at this time of year, i cannot but point out that i would have preferred a jacket that offers wall to wall rain protection, but both you and i know that this rarely translates into an appropriate level of breathability. on my first trip into the hinterlands, half of my journey had precipitation imposed upon it, and it would be a false claim to state that i arrived at my destination in any state other than a trifle damp, principally across the rear of both arms. though the waterproofing extends the full length of both sleeves and incorporates the shoulders, it is a feature of atlantic winds that they rarely meet you head on. much of the water ingress arrived on the left arm into which the gale-force wind was blowing at the time.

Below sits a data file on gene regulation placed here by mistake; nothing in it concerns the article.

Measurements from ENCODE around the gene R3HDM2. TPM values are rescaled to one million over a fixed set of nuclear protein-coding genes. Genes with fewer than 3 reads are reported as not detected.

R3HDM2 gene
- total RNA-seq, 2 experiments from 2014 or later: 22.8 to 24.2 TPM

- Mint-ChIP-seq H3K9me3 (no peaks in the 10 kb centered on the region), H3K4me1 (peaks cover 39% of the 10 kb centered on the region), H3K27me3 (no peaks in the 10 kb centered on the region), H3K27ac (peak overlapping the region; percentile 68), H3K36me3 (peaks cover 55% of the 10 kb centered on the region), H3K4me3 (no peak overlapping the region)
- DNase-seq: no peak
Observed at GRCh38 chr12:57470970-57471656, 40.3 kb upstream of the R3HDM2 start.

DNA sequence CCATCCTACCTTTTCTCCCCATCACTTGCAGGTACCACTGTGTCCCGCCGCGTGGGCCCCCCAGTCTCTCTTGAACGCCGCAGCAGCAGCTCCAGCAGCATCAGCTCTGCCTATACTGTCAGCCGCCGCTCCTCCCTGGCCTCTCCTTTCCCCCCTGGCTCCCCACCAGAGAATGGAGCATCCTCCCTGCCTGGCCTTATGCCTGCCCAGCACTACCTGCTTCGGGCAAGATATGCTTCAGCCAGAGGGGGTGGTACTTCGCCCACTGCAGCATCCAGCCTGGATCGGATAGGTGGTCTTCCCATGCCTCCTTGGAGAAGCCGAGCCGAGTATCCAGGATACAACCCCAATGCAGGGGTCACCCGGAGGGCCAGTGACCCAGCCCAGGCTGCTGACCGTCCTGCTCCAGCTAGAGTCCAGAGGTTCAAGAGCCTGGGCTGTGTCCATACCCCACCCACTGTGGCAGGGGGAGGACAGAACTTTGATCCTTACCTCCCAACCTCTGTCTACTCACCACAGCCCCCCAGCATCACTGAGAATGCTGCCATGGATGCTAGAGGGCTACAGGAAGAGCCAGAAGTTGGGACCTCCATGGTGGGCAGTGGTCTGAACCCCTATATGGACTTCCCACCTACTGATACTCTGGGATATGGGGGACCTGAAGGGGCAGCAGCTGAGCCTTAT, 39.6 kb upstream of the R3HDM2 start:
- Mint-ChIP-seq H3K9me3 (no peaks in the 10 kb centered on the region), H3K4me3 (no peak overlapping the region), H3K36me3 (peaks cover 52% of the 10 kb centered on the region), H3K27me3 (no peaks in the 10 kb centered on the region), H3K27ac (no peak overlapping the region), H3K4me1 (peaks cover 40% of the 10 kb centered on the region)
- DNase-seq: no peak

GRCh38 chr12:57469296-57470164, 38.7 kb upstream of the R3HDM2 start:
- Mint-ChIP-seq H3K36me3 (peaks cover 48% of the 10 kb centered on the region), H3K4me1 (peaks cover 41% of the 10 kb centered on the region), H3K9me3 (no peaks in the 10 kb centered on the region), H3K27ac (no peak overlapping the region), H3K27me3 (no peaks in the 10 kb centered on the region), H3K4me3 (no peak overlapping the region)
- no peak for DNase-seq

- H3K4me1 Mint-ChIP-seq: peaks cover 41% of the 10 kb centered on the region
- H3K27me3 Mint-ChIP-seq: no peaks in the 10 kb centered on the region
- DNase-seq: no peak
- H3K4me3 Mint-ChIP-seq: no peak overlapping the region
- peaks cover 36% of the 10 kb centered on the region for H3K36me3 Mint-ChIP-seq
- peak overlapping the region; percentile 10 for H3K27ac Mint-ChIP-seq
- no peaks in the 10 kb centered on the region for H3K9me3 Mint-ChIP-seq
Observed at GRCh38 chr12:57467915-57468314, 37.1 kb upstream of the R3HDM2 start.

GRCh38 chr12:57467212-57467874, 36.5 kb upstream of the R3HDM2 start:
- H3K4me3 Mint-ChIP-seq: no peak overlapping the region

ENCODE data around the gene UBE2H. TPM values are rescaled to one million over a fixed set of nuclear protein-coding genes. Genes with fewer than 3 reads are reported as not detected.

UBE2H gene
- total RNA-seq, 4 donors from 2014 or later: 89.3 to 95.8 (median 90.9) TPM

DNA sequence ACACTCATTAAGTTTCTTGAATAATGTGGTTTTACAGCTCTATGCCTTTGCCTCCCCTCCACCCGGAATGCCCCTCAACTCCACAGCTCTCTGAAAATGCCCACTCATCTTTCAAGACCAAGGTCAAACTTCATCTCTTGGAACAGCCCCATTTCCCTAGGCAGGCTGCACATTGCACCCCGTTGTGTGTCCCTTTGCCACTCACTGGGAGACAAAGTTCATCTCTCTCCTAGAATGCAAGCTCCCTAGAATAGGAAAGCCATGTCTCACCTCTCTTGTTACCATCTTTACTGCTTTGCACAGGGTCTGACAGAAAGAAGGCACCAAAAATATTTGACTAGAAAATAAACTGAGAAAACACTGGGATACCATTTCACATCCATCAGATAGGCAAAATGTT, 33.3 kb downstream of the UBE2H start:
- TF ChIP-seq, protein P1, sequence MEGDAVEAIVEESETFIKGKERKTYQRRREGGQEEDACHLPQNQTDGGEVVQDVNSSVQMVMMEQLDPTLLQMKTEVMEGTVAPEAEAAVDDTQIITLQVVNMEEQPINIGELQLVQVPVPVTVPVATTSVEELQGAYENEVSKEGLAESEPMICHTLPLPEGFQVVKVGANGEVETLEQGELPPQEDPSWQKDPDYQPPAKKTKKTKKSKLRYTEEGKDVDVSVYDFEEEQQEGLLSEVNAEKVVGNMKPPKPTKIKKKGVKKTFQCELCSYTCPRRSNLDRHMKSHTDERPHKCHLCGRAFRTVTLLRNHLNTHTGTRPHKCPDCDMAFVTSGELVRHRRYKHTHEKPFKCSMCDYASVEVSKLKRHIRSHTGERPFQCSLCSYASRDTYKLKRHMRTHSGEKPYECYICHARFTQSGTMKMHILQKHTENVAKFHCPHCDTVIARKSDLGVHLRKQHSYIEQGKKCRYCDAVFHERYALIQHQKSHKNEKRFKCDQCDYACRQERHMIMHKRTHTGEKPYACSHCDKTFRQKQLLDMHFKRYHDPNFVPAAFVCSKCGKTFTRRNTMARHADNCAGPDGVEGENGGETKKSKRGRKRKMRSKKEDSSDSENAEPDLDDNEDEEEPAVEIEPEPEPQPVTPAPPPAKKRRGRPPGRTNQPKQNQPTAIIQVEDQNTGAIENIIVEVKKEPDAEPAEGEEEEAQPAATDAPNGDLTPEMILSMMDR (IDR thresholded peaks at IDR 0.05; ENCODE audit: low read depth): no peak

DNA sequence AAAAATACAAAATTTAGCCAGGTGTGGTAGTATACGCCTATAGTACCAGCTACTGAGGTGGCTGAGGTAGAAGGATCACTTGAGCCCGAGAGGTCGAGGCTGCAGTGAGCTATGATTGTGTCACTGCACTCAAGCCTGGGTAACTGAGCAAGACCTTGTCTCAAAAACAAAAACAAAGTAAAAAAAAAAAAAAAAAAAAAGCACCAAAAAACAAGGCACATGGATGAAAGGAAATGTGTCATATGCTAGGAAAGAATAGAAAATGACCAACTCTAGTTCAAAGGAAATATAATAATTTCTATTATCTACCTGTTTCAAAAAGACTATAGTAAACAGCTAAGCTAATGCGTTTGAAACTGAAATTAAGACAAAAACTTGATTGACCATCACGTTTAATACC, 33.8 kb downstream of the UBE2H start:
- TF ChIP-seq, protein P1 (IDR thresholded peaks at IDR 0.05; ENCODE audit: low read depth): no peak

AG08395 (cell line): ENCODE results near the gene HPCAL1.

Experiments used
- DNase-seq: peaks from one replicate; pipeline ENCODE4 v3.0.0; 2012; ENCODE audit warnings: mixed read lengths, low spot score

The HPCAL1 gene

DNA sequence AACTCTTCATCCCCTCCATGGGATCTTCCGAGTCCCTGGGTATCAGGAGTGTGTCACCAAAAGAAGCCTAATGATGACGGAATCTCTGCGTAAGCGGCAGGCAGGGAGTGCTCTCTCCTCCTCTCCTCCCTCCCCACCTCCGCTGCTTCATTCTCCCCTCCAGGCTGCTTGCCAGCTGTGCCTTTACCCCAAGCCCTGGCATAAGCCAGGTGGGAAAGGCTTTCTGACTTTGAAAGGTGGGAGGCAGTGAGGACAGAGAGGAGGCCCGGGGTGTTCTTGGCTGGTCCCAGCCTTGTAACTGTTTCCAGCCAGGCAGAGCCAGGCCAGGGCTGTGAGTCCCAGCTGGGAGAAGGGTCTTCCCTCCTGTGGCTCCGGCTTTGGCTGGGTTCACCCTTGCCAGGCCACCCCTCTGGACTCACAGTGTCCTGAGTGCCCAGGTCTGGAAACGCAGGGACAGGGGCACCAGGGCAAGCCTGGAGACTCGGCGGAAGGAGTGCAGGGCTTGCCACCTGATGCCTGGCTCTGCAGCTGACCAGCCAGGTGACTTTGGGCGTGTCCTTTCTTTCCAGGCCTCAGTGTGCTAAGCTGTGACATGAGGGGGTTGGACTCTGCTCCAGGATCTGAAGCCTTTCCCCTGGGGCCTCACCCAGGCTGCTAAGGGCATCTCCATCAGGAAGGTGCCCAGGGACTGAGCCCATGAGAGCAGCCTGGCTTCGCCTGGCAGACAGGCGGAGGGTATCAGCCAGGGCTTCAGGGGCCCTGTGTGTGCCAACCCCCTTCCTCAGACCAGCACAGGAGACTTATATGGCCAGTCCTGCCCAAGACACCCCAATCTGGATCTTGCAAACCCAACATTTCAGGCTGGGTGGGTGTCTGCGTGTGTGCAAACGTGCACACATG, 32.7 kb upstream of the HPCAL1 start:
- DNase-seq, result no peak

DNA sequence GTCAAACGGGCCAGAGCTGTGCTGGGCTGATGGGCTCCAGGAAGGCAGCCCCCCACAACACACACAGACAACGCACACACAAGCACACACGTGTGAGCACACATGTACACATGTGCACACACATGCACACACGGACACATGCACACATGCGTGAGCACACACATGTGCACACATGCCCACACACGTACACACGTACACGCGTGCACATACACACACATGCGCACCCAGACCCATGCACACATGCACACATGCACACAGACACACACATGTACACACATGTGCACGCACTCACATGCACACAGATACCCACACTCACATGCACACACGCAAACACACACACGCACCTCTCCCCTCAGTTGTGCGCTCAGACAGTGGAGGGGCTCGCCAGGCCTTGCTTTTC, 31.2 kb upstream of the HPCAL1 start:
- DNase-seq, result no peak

slightly disappointingly, the knitted cuffs and hem offer spongelike surfaces to persistent rain, so while the polyester of the jacket often dried sufficiently at the coffee shop to allow for a comfortable return, squishy cuffs aren't my favourite. it is, however, possible to ameliorate this situation by stuffing a solo raincoat in one of those rear pockets for just such an eventuality. subsequent outings in less concentrated rain met with greater success; the comfort, warmth, windproofing and breathability proved that solo's new found seriousness arrives as a result of well-considered options.